Kula: Abolishment won’t affect locals
KULIM: Local employees will not be affected by the abolition of the Workmen’s Compensation Act 1952, said Human Resources Minister M. Kulasegaran.
He said abolition of the law would not affect local workers.
“I’ll make sure local workers will not get less (than what they are earning now). I will work to ensure that they earn more,” he said during a working visit to the Kulim Advanced Technology Training Centre (Adtec) here yesterday.
He said the abolition of the act was to safeguard the welfare of foreign workers in terms of insurance coverage, as well as to show that the government did not discriminate against them.
The move, he said, was in line with the Equality of Treatment (Accident Compensation) Convention 1925 (No. 19) and the Conference committee on the Application of Standards under the International Labour Organisation.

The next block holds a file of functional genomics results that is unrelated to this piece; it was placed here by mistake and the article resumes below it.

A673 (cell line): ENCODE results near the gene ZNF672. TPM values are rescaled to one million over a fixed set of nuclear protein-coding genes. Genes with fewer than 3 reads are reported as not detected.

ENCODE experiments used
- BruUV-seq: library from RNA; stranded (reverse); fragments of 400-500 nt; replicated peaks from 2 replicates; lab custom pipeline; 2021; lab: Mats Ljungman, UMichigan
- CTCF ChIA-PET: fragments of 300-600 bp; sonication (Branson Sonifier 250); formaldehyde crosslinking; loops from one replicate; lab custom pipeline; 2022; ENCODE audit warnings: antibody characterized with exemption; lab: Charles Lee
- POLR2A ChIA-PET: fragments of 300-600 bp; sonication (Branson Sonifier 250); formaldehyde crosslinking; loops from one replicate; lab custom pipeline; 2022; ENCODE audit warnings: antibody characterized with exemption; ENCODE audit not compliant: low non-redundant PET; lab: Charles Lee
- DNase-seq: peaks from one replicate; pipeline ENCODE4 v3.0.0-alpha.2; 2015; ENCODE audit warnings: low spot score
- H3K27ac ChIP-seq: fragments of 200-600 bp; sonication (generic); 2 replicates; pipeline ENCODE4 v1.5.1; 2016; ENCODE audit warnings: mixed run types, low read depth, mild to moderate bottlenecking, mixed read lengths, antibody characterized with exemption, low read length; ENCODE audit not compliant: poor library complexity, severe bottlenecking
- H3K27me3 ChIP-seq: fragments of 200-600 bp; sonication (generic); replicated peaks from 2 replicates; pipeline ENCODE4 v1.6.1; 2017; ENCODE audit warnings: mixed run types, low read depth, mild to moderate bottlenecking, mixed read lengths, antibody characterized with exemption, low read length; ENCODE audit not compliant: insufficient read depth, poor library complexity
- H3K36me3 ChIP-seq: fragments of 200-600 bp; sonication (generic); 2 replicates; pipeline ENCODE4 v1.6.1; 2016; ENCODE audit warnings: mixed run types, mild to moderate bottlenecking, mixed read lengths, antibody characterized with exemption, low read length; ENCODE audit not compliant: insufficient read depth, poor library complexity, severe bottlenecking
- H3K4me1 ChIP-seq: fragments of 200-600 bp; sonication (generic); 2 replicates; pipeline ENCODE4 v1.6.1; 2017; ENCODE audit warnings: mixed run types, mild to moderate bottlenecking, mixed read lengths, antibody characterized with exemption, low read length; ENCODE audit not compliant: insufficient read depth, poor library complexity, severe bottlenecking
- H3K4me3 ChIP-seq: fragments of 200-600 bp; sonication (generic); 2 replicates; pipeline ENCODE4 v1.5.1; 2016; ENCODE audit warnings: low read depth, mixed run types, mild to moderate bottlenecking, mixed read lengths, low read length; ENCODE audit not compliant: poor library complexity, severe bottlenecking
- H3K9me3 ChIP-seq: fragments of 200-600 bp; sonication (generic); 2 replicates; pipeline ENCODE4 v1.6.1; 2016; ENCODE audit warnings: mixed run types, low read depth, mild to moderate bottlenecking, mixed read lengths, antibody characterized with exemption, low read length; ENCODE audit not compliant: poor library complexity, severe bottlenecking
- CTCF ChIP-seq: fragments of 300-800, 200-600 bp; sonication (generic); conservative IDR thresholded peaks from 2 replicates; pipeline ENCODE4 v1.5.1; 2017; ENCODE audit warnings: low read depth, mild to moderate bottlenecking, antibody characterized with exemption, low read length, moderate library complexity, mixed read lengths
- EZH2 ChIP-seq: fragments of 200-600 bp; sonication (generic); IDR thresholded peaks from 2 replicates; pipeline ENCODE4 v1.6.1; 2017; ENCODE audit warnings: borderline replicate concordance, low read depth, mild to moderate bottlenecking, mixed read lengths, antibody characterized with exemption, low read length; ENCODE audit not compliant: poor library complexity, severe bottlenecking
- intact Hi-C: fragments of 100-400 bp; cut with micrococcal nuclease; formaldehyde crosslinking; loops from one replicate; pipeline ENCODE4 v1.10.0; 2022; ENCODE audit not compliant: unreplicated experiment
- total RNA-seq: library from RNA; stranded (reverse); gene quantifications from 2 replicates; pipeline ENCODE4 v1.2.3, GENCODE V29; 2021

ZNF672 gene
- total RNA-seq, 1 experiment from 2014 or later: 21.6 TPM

Kulasegaran said unlike local workers, their foreign counterparts were not protected under the Social Security Organisation (Socso) and the government could take action against employers who did not subscribe for their employees.
“For instance, recently representatives from the Japanese government met me and requested for our people to work there because their population is getting older.
“So, we must make sure our people who go there (Japan) to work are covered by (a form of ) insurance.
“We don’t want an incident like in Bukit Kukus to happen where it involved many foreign workers. Those killed got nothing (compensation), which is not fair,” he said referring to the landslide at Bukit Kukus, Penang, on October that killed nine people.
On his visit to Adtec, Kulasegaran said efforts should be made to promote the centre to get more youth to take up technical and vocational education and training (TVET).
He said the marketability of TVET graduates was high and the public stigma towards vocational graduates had changed.